Probably, the most irritating expierence in immutable languages for those coming from the OOP, would be updating the deeply nested structures. I have answered a ton of questions on StackOverflow related to how to deal with GraphQL-like structures.

When my Elixir journey has been just starting, I even wrote the library Iteraptor, allowing the deep structure traversal with updates, doing somewhat similar to what Macro.traverse/4 does to AST. I would not recommend to use it though, because Elixir comes equipped with much better solution.

Roses en Tossa de Mar

This solution is extremely underrated and newbies tend to either have no idea about it, or find it too cumbersome, which is a complete nonsense. It’s the most beautiful and clean architectural pattern I have ever seen. Welcome Access behaviour.

Access is already implemented for the internal erlang structures, like maps and lists; what is more impressive, everyone might implement it for their custom structs by defining three callbacks only.

When I ran mix new estructura in my shell, I was mostly after bringing the default Access implementation to user structs for free. That is how Estructura library was born. Soon I was even asked whether I have plans to evolve it, and I answered, probably no. I was wrong.

When @wojtekmach announced Req library, I was like, eh, wait, we need lazy maps to store a potentially huge rarely accessed values.

Consider the file system viewer written in Elixir. It’d be kinda natural to keep the directory tree in the deeply nested map. In the v2 we would be likely to implement a file viewer. Which should probably cache content at least for a while. Somewhat like

  "/" => %{
    "home" => %{
      "am" => %{
        ".zshrc" => ??????,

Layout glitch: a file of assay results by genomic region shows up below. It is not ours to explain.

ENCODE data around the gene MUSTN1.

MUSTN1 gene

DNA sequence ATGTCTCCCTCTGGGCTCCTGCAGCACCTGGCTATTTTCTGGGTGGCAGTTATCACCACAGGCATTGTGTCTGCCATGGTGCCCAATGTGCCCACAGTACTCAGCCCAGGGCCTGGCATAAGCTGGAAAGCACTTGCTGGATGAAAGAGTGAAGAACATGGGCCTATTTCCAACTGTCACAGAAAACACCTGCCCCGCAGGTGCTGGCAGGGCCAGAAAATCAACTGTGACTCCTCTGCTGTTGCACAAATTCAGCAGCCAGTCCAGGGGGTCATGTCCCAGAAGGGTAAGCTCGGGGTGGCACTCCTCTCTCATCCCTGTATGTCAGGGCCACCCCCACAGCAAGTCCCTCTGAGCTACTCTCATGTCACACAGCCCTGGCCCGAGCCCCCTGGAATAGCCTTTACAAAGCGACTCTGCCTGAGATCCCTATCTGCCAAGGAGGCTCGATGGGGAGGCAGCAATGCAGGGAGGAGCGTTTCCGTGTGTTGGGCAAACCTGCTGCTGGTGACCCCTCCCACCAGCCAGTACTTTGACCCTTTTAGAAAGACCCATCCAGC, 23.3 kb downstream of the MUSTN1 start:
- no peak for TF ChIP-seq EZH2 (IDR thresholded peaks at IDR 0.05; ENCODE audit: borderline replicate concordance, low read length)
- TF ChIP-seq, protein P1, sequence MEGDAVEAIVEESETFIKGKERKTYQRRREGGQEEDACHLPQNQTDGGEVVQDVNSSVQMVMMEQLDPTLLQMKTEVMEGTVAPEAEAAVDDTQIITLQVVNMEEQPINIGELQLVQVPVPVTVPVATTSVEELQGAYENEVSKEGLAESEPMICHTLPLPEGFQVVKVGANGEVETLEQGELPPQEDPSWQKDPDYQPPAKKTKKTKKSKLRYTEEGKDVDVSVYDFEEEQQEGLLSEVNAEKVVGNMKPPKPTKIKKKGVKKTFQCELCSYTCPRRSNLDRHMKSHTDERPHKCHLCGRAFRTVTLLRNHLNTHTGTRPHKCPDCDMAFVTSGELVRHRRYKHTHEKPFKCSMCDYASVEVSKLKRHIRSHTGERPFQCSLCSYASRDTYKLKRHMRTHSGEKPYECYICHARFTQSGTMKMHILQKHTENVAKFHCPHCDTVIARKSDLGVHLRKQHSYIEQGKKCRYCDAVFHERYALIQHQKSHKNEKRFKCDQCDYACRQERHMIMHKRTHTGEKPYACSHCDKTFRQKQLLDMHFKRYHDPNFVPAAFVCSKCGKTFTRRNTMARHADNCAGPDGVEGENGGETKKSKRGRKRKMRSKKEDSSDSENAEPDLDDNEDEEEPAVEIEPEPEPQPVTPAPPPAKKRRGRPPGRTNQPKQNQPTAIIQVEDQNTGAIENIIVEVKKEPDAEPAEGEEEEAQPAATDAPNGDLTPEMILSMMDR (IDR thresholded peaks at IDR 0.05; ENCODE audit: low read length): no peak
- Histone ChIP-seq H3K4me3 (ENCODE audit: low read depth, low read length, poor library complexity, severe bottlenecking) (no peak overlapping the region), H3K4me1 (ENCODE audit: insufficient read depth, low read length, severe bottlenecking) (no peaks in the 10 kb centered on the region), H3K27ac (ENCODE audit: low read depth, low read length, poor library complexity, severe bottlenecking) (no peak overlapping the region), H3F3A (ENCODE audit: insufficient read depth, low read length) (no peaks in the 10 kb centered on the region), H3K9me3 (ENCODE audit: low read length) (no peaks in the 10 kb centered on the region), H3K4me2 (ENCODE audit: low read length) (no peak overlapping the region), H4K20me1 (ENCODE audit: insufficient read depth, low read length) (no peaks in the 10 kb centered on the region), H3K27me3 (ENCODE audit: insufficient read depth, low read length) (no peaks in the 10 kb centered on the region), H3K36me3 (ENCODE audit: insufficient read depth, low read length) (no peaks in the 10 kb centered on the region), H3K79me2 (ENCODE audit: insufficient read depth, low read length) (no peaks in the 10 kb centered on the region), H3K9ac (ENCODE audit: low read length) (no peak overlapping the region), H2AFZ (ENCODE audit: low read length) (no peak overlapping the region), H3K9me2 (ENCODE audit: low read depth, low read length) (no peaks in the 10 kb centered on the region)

Greedy loading contents of all the files does not sound as a good idea (unless you are utilizing NASA clusters to list files on your local.) What can we do to load it lazily?—Of course. Access.

listing["/"]["home"]["am"][".zshrc"] should result is loading the file content and returning it. That was easy. But how would we approach caching?

I spent some time writing and deleting code then. And, I hope, I find the least annoying way to accomplish this task. I have introduced Lazy struct in the first place, keeping the lazy getter, possibly loaded and cached value, and some internal stuff.

@type t :: %{
  __struct__: Lazy,
  expires_in: non_neg_integer() | :instantly | :never,
  timestamp: nil | DateTime.t(),
  payload: any(),
  value: cached(),
  getter: (Map.key(), Map.value() -> {:ok, value()} | {:error, any()})

As one might see, I prematurily optimized the struct to be able to deal with expiration, as all the caches should do. I also have a payload, which I tend to have everywhere (who knows what users would want to keep alongside this structure?—it’s like a process state, it might be empty all the day long, but it must be provided to the user.)

Upon external call to retrieve the data, the value will be retrieven, timestamp will be amended on successful update, etc. The only thing left now would be to make it friend with Access.

Here I introduced LazyMap, the whole idea of which is shamelessly stolen from MapSet implementation. I have a “lazy data,” used to retrieve the real data (it’d be a file name in the file-system-listing example above,) and key-value pairs where values are instances of Lazy. The contrived example below, taken from tests, shows how it all works.

def parse_int(bin),
  do: with {int, _} <- Integer.parse(bin), do: {:ok, int}
lazy =[
lazy[:foo] = 42

This works, but it does not update the map itself, the next call to get_in/2 would pass through the getter, missing cache. Clear, that’s because everything is immutable, including the map’s values. Let’s play smarter.

{value, lazy} = get_and_update_in(lazy, [:foo], &{&1, &1})

Now lazy contains the updated version of the map, with value and timestamp set in the value associated with key :foo. Subsequent call to get_in/2 would hit the cache (until the value gets expired.)

That approach might be helpful when one deals with a data which is unlikely to be accessed, or with remote data having expiration time, or even with data, that should not be long-lived in the memory.

Happy accessing everything!

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